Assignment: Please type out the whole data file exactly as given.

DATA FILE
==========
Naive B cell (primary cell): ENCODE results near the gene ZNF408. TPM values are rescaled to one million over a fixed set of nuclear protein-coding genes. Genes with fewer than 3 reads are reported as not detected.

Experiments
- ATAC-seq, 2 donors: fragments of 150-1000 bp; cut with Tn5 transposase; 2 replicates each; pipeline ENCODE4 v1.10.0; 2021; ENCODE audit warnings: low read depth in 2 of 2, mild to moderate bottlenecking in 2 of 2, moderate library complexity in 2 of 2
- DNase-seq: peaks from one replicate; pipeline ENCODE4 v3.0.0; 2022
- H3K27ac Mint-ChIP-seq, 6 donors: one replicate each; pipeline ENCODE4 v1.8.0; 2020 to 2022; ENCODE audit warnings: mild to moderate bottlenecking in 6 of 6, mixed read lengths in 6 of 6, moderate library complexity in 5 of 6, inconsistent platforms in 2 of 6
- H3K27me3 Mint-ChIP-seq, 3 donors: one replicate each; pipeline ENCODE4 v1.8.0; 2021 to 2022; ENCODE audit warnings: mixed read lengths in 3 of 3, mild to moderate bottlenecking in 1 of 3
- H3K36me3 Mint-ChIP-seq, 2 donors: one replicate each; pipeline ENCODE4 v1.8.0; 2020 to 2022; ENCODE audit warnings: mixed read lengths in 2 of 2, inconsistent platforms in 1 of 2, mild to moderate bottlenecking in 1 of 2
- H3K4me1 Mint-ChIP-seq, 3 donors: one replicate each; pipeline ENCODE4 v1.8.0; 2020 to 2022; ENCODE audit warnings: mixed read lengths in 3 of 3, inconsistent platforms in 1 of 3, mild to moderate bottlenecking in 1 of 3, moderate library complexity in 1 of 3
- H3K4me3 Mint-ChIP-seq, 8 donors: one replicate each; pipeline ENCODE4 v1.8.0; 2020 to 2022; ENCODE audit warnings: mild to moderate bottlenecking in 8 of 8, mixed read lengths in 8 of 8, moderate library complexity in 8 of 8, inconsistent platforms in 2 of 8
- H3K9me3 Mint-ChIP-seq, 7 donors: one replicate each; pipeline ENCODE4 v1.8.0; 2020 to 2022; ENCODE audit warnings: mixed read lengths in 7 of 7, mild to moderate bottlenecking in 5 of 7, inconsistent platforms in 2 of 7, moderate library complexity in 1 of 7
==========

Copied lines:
Naive B cell (primary cell): ENCODE results near the gene ZNF408. TPM values are rescaled to one million over a fixed set of nuclear protein-coding genes. Genes with fewer than 3 reads are reported as not detected.

Experiments
- ATAC-seq, 2 donors: fragments of 150-1000 bp; cut with Tn5 transposase; 2 replicates each; pipeline ENCODE4 v1.10.0; 2021; ENCODE audit warnings: low read depth in 2 of 2, mild to moderate bottlenecking in 2 of 2, moderate library complexity in 2 of 2
- DNase-seq: peaks from one replicate; pipeline ENCODE4 v3.0.0; 2022
- H3K27ac Mint-ChIP-seq, 6 donors: one replicate each; pipeline ENCODE4 v1.8.0; 2020 to 2022; ENCODE audit warnings: mild to moderate bottlenecking in 6 of 6, mixed read lengths in 6 of 6, moderate library complexity in 5 of 6, inconsistent platforms in 2 of 6
- H3K27me3 Mint-ChIP-seq, 3 donors: one replicate each; pipeline ENCODE4 v1.8.0; 2021 to 2022; ENCODE audit warnings: mixed read lengths in 3 of 3, mild to moderate bottlenecking in 1 of 3
- H3K36me3 Mint-ChIP-seq, 2 donors: one replicate each; pipeline ENCODE4 v1.8.0; 2020 to 2022; ENCODE audit warnings: mixed read lengths in 2 of 2, inconsistent platforms in 1 of 2, mild to moderate bottlenecking in 1 of 2
- H3K4me1 Mint-ChIP-seq, 3 donors: one replicate each; pipeline ENCODE4 v1.8.0; 2020 to 2022; ENCODE audit warnings: mixed read lengths in 3 of 3, inconsistent platforms in 1 of 3, mild to moderate bottlenecking in 1 of 3, moderate library complexity in 1 of 3
- H3K4me3 Mint-ChIP-seq, 8 donors: one replicate each; pipeline ENCODE4 v1.8.0; 2020 to 2022; ENCODE audit warnings: mild to moderate bottlenecking in 8 of 8, mixed read lengths in 8 of 8, moderate library complexity in 8 of 8, inconsistent platforms in 2 of 8
- H3K9me3 Mint-ChIP-seq, 7 donors: one replicate each; pipeline ENCODE4 v1.8.0; 2020 to 2022; ENCODE audit warnings: mixed read lengths in 7 of 7, mild to moderate bottlenecking in 5 of 7, inconsistent platforms in 2 of 7, moderate library complexity in 1 of 7